I don’t fault the guy for writing the kind of music he wanted to write. I’m not perplexed by the “Tragische” title. It wasn’t Mahler’s, (as with the “symphony of a thousand,” “song of the night” were not his titles either). With those expectations stripped away, viewing the music without preconceived notions of what it is or should be or is supposed to convey, we see that the piece is a long, hard, beautiful, dramatic struggle, an uphill climb that ends, well, maybe tragically, but maybe…. Realistically: that everything ends, and not always happily.
And maybe that’s the appeal of a piece like this. When all the allure is gone, when everything is spelled out word for word, there’s nothing left to the imagination, there’s nothing left for the reader, the listener, the audience to wonder or theorize about, is the magic gone? Part of the curiosity here is not just how those infamous hammer blows should be struck, which order the inner movements should take, but what exactly this piece means. Mahler himself acknowledged this:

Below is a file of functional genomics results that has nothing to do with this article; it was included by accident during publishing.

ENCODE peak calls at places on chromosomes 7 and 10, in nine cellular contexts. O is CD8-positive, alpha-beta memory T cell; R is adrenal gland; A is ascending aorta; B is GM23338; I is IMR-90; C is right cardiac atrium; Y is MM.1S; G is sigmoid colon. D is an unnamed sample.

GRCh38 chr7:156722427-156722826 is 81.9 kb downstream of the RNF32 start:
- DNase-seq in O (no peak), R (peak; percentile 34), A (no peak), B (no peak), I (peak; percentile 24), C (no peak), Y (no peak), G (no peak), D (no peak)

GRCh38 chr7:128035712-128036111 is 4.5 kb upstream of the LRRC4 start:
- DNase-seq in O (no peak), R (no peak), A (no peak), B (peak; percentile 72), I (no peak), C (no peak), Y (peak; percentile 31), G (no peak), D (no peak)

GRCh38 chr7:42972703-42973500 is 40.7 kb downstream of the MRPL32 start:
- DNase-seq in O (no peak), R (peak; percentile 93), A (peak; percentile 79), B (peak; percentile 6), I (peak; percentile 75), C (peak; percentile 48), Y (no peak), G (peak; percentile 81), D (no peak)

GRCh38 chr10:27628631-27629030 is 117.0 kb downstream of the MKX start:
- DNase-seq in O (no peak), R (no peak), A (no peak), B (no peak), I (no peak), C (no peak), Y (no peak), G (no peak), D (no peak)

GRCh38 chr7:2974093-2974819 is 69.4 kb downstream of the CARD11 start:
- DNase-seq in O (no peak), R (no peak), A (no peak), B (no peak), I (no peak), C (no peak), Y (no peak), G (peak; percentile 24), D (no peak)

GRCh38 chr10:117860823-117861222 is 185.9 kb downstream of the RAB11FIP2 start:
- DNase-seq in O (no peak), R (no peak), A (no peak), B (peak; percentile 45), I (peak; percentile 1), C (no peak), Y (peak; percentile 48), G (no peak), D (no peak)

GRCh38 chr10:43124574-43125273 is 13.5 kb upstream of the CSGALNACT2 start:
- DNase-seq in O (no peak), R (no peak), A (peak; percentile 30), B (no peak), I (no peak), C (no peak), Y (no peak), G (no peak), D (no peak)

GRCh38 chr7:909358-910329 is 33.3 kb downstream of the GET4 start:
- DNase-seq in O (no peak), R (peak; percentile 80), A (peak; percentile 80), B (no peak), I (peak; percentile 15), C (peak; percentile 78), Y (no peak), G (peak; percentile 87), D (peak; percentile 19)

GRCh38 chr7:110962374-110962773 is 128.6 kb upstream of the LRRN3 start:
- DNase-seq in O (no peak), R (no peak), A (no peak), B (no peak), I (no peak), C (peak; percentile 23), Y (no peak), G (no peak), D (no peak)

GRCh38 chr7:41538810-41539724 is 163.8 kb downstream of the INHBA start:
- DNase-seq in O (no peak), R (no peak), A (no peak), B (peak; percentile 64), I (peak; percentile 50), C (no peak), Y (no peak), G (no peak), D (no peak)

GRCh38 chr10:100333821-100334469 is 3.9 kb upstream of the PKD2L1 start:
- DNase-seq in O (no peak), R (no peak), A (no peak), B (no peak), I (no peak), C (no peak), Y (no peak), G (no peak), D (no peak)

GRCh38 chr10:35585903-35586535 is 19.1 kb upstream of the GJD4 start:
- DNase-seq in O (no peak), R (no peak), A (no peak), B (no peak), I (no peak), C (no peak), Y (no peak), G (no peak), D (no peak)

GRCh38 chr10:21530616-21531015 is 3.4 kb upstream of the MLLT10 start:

My Sixth will propound riddles the solution of which may be attempted only by a generation which has absorbed and truly digested my first five symphonies.
That could be what it means to Mahler, which, truly, we shall never know. More importantly, what does it mean to you? Music is subjective, and what it means to you is what matters. What does it make you think? Feel? What does it make you appreciate? Does it frighten you? Are you relieved when you can walk away from the nightmare that the composer has painted, and are you the better for the experience?
All of those things being considered, we see the composer as storyteller, not just writer of music as a profession. It may (or may not) be coincidence that his life was dealt three heavy blows shortly after this piece’s premiere. What is powerful about this piece is that even now, 110 years later, Gustav Mahler is still speaking to us, and we are still learning and enjoying and wondering.
What a piece of music.